Raising kids in a single-parent home has its own unique set of challenges that require confidence, resilience, and courage. It’s hard enough to raise kids with a partner, but it’s a different matter altogether when you’re alone, overburdened, and under-supported.
I was talking with a single mom recently who described her day like this:
“I rush home from work, dash off to the supermarket, pick the kids up from practice, go home, and try to get dinner on the table. The arguing begins when I ask the kids to help out, and they start fighting with me. Any time I tell my oldest ‘no’ these days, she screams, ‘I hate you – you are the worst mother in the world! I wish I could live full-time with Dad!’ I explode, then she runs out of the room, slamming her bedroom door. I’m so tired of playing out this scene night after night.”
And if you have a child with a learning disability, ADHD, or Oppositional Defiant Disorder (ODD), you can feel isolated and hopeless without a partner to step in when you are overwhelmed and at the end of your rope. Single parents don’t have the luxury to take a break because there isn’t anyone to pick up the slack.
As a result of the stresses and strains, single parents may give in to their child’s demands from pure exhaustion and then lose it on their kids from exasperation. It might sometimes feel like you and your child have become bickering siblings rather than parent and child.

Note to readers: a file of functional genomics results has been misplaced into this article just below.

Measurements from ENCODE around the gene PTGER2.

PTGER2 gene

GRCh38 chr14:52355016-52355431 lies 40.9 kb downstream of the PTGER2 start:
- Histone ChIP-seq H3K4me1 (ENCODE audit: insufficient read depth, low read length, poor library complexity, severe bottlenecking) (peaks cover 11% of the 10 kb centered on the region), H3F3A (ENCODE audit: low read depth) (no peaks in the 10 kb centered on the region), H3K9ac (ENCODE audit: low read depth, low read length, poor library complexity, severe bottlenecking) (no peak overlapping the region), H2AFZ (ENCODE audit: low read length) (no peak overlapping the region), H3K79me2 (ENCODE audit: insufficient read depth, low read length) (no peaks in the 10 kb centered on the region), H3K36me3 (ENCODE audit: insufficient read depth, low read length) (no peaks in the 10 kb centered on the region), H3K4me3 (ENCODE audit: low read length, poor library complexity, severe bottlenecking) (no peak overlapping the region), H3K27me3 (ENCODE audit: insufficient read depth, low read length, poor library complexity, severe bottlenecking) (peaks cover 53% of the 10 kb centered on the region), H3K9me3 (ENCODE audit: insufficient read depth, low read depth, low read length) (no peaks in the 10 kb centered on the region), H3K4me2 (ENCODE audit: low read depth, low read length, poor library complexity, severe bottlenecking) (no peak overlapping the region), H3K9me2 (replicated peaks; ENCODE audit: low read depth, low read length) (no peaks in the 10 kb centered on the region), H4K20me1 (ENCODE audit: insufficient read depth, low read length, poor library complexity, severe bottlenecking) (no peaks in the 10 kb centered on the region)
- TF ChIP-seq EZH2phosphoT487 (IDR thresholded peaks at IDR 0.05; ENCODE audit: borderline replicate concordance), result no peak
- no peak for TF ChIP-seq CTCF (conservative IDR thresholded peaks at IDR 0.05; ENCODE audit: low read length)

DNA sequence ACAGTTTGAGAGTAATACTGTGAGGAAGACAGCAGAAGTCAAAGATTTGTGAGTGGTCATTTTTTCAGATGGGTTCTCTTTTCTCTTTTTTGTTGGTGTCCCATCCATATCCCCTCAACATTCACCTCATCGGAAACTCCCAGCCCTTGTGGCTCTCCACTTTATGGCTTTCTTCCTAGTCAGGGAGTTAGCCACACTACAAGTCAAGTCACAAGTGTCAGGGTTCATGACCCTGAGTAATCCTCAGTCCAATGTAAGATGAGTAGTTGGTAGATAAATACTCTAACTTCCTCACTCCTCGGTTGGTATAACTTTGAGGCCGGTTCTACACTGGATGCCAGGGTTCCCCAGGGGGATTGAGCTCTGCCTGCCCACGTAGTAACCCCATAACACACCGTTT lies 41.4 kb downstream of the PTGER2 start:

Or, as time goes by, you might look to your child as a source of support and then start to feel uncomfortable about displeasing them.
These dynamics can happen naturally over time, but they make it difficult to set limits with children and get them to respect you as the authority in your home. And a home that lacks legitimate parental authority makes life a lot more challenging in the long run.
So what does it take for a single parent to manage things successfully and raise resilient kids?
Expect your children to treat you with respect, even when they grow bigger and stronger than you. Never accept or normalize abusive behavior, and that includes verbal as well as physical abuse. You are their parent, and they need to treat you as the legitimate authority in the household.